Health Check

Can you really break your penis?

Imagine the worst case sex scenario happens - you break your penis. Read on to discover how it happens, and what to do if you find yourself in the unpleasant situation.

Written by Medibank
For the average male, simply exercising common sense is enough to prevent these kinds of injuries from happening.

Just in case you thought it was an urban legend, the rumours are true -- although it’s uncommon, it _is _possible to break your penis. Below, we answer all of your questions about penis fracture, and how you can prevent it from happening to you.

How does it happen?

There aren’t any actual bones in your boner, so it’s not the same kind of injury as breaking your arm - it’s technically a tear in the part of your penis known as the tunica albuginea. The tunica albuginea is a dense layer of tissue that surrounds the sponge-like tissue of the penis. During an erection, this sponge-like tissue fills with blood and the tunica albuginea becomes very thin, meaning that with enough force, it can tear.

The injury is called a penile fracture, and it usually happens when an erect penis sustains some kind of force trauma -- typically during sex when your partner bends the penis too far back, or you hit your partner’s tailbone while thrusting.

Who is most at risk?

It’s a very small risk. But basically, anyone who has a penis and can achieve an erection could break it. Sorry.

Penile fractures can only happen when you have an erection though, as when you are flaccid, it’s far more flexible and able to withstand surprise bumps and knocks.

What are the symptoms?

If you’ve fractured your penis, you’ll know about it straight away. Trust us. You’ll be in a considerable amount of pain. You’ll lose your erection right away, and it’s likely your penis will take on a shade of purple, or blue bruises. You may also notice blood in your pee.

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What to do if it happens to you

Despite the humorous way it’s been portrayed in popular culture, penile fractures are no laughing matter. It’s a serious injury which, if not immediately treated, can lead to long-term sexual dysfunction problems.

If it happens to you, it’s important you go to the nearest hospital and seek emergency treatment as soon as possible. This is your penis we are talking about, after all.

When you present to emergency, a doctor will likely confirm the penile fracture via an MRI or an urethrogram, which is an x-ray of your penis. If that’s indeed what’s happened you’ll need to have surgery so that the doctor can close the tear. You’ll be relieved to hear that all this is done under general anesthetic, so you won’t feel a thing.

After the surgery, you’ll have to rest your penis for at least a month, making sure to position it lying upwards on your belly, and applying ice packs when required. You also may have to take anti-androgens to block painful erections from occurring.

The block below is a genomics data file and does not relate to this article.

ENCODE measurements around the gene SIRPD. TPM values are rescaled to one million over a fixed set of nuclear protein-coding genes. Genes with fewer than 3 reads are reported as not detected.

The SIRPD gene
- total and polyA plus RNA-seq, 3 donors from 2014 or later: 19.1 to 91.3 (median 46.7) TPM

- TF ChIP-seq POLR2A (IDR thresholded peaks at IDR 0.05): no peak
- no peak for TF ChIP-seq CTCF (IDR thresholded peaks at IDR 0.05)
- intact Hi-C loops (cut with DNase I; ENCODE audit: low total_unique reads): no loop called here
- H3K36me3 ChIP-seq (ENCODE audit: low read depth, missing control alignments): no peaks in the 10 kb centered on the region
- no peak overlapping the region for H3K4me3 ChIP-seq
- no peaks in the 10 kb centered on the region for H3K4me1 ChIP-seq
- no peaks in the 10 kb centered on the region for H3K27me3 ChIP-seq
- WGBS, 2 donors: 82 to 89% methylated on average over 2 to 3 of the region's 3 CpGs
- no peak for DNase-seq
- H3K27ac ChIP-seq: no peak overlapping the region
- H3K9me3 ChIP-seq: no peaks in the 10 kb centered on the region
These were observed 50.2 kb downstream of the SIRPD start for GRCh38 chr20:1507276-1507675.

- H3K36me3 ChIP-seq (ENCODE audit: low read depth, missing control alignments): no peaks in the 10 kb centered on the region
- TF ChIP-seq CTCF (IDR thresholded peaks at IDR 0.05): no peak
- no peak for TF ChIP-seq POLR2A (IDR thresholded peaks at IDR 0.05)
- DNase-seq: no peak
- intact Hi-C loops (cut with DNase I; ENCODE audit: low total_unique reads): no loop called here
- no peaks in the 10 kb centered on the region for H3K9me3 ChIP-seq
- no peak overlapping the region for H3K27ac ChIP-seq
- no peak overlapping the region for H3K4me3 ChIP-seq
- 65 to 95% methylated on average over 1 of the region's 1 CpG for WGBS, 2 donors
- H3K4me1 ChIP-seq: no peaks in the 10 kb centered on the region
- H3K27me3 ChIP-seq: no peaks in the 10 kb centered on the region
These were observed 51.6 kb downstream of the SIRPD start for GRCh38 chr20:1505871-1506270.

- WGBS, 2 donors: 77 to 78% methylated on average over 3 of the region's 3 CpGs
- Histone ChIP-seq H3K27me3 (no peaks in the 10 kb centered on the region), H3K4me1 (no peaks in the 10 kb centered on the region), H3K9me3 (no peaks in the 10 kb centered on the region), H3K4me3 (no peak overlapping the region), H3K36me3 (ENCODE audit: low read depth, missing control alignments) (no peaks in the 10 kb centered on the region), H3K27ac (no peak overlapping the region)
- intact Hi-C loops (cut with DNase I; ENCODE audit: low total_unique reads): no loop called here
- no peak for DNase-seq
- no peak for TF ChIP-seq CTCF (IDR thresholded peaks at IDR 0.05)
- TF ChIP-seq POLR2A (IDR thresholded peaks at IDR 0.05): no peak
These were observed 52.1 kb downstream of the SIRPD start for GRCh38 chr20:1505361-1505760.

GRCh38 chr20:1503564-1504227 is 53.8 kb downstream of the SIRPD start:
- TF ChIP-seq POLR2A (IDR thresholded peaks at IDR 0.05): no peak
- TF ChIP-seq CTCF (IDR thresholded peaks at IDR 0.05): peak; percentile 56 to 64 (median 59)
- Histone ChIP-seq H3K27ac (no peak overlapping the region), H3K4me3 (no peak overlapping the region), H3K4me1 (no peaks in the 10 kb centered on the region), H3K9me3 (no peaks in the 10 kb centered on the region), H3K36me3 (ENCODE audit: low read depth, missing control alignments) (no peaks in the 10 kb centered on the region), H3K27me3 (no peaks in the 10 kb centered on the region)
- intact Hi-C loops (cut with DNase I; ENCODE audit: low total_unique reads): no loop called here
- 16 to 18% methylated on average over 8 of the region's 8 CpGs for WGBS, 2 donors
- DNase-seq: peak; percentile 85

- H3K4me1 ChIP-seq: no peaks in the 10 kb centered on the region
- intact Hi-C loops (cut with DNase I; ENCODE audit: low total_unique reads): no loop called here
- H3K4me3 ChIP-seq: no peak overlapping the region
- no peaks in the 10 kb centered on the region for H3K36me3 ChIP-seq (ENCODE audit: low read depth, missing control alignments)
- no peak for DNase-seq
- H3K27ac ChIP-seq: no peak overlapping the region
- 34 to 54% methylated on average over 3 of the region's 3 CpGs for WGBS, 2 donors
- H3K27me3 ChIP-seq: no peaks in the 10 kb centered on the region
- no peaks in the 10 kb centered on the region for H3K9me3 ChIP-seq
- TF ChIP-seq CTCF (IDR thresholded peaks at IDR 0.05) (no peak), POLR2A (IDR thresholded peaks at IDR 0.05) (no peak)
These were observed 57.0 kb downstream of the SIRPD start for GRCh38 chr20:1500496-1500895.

Can you recover from a penis fracture?

If you seek treatment straight away, the good news is that the consequences of a penile fracture are actually quite minimal. Studies show that 92% of men will make a full recovery and resume a healthy, if a little more careful, sex life.

However if medical help is delayed, a penile fracture can lead to trouble getting and maintaining an erection, among other things.

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How to avoid it

Penile fractures are rare, but if you’d rather avoid your penis going under the knife, there are some practical ways you can reduce the chances of sustaining this unpleasant injury. Most importantly, taking extra care when having sex in certain positions.

A study published in the journal Advances in Urology_, _found that the most common way men sustain penile fractures is when your partner is on top, or in the “cowgirl/boy” position. The most common way this happens is when the partner arches back too far, either overextending the penis or bending it by bringing their body weight down at an awkward angle. _Ouch. _

A Brazilian study found that doggy-style could also put you at risk -- finding that thrusting from behind increases your chance of hitting your partner’s perineum or tailbone which could lead to a penis injury_. _

It's important to keep in mind that penile fractures are really uncommon -- there have only been roughly 1,600 cases ever recorded -- so it’s not something you should feel preoccupied about every time you have sex (talk about a mood killer!).

For the average male, simply exercising common sense is enough to prevent these kinds of injuries from happening. And remember, if sex is hurting -- say something! It’s not unmanly to want to slow down a bit, your partner likely wants to make sure your penis is having as good of a time as you are.

Written by Medibank

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